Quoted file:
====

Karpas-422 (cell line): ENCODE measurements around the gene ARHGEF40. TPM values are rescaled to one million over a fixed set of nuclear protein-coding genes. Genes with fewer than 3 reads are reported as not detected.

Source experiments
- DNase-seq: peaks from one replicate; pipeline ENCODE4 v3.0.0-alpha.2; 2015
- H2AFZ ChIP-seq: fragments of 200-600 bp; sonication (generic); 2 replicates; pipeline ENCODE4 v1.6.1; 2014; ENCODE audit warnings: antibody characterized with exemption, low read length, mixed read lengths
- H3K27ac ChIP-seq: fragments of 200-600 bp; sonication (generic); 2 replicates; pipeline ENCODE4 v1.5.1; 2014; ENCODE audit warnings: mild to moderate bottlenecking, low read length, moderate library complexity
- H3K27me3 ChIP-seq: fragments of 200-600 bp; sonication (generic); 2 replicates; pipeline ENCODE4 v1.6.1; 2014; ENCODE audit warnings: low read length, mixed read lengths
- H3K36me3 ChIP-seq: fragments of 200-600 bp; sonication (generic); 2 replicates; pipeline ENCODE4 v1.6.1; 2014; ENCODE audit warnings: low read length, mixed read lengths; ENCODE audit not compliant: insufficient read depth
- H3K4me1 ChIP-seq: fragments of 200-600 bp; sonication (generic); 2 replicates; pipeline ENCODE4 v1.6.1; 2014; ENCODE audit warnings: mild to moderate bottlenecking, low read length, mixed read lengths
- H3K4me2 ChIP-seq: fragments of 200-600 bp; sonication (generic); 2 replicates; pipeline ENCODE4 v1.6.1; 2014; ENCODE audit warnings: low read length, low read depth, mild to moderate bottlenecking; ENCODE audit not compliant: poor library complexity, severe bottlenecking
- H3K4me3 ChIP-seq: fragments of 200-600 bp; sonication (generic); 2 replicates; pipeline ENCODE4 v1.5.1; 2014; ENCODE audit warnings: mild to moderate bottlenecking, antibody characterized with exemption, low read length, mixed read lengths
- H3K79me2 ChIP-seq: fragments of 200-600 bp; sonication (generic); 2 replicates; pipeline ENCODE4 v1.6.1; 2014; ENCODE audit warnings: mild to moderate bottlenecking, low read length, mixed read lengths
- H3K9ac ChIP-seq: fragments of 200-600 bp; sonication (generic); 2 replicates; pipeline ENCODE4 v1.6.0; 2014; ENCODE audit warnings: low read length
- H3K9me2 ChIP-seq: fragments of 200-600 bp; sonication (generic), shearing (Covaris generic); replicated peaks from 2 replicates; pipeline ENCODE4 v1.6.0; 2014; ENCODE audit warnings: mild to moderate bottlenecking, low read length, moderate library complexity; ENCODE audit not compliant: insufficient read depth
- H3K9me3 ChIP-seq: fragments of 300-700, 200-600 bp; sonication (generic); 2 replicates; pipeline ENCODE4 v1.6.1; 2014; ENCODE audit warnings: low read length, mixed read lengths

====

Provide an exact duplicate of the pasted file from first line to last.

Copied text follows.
Karpas-422 (cell line): ENCODE measurements around the gene ARHGEF40. TPM values are rescaled to one million over a fixed set of nuclear protein-coding genes. Genes with fewer than 3 reads are reported as not detected.

Source experiments
- DNase-seq: peaks from one replicate; pipeline ENCODE4 v3.0.0-alpha.2; 2015
- H2AFZ ChIP-seq: fragments of 200-600 bp; sonication (generic); 2 replicates; pipeline ENCODE4 v1.6.1; 2014; ENCODE audit warnings: antibody characterized with exemption, low read length, mixed read lengths
- H3K27ac ChIP-seq: fragments of 200-600 bp; sonication (generic); 2 replicates; pipeline ENCODE4 v1.5.1; 2014; ENCODE audit warnings: mild to moderate bottlenecking, low read length, moderate library complexity
- H3K27me3 ChIP-seq: fragments of 200-600 bp; sonication (generic); 2 replicates; pipeline ENCODE4 v1.6.1; 2014; ENCODE audit warnings: low read length, mixed read lengths
- H3K36me3 ChIP-seq: fragments of 200-600 bp; sonication (generic); 2 replicates; pipeline ENCODE4 v1.6.1; 2014; ENCODE audit warnings: low read length, mixed read lengths; ENCODE audit not compliant: insufficient read depth
- H3K4me1 ChIP-seq: fragments of 200-600 bp; sonication (generic); 2 replicates; pipeline ENCODE4 v1.6.1; 2014; ENCODE audit warnings: mild to moderate bottlenecking, low read length, mixed read lengths
- H3K4me2 ChIP-seq: fragments of 200-600 bp; sonication (generic); 2 replicates; pipeline ENCODE4 v1.6.1; 2014; ENCODE audit warnings: low read length, low read depth, mild to moderate bottlenecking; ENCODE audit not compliant: poor library complexity, severe bottlenecking
- H3K4me3 ChIP-seq: fragments of 200-600 bp; sonication (generic); 2 replicates; pipeline ENCODE4 v1.5.1; 2014; ENCODE audit warnings: mild to moderate bottlenecking, antibody characterized with exemption, low read length, mixed read lengths
- H3K79me2 ChIP-seq: fragments of 200-600 bp; sonication (generic); 2 replicates; pipeline ENCODE4 v1.6.1; 2014; ENCODE audit warnings: mild to moderate bottlenecking, low read length, mixed read lengths
- H3K9ac ChIP-seq: fragments of 200-600 bp; sonication (generic); 2 replicates; pipeline ENCODE4 v1.6.0; 2014; ENCODE audit warnings: low read length
- H3K9me2 ChIP-seq: fragments of 200-600 bp; sonication (generic), shearing (Covaris generic); replicated peaks from 2 replicates; pipeline ENCODE4 v1.6.0; 2014; ENCODE audit warnings: mild to moderate bottlenecking, low read length, moderate library complexity; ENCODE audit not compliant: insufficient read depth
- H3K9me3 ChIP-seq: fragments of 300-700, 200-600 bp; sonication (generic); 2 replicates; pipeline ENCODE4 v1.6.1; 2014; ENCODE audit warnings: low read length, mixed read lengths